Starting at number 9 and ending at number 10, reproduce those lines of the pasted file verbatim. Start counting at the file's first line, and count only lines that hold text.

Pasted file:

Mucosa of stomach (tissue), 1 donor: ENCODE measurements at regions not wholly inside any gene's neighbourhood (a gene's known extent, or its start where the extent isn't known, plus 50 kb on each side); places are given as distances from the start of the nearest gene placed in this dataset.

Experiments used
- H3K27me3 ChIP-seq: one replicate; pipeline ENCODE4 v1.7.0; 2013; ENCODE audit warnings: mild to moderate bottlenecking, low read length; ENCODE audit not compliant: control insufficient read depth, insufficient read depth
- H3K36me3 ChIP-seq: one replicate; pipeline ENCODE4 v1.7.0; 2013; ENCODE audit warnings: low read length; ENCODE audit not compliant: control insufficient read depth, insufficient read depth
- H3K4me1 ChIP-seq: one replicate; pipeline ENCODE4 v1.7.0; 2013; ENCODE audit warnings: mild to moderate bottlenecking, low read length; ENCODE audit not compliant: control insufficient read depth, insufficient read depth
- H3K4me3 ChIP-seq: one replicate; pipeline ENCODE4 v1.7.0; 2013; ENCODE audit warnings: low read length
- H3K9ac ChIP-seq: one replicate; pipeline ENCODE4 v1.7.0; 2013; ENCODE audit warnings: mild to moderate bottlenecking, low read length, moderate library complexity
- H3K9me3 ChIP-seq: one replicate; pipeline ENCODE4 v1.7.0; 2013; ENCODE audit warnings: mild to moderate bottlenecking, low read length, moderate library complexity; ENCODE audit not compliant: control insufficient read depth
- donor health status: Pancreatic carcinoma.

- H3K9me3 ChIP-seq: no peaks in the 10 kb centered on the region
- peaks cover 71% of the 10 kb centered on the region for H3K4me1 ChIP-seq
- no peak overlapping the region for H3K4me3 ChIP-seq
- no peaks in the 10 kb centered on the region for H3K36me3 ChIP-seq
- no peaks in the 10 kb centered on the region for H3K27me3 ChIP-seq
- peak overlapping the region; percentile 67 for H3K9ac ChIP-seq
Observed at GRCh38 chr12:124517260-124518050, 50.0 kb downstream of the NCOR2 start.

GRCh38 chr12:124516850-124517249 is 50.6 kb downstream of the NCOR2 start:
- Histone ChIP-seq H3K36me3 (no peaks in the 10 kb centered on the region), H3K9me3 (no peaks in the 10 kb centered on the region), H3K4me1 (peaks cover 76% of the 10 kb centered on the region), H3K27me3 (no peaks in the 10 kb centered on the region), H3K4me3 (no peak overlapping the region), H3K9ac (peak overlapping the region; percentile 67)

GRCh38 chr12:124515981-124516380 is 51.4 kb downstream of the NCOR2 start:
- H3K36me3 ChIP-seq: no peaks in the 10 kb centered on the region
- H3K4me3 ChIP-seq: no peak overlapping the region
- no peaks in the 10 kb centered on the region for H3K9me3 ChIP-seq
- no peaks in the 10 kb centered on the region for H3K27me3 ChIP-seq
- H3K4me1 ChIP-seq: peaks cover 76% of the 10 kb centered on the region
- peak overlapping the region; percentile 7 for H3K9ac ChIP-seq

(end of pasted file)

- donor health status: Pancreatic carcinoma.

- H3K9me3 ChIP-seq: no peaks in the 10 kb centered on the region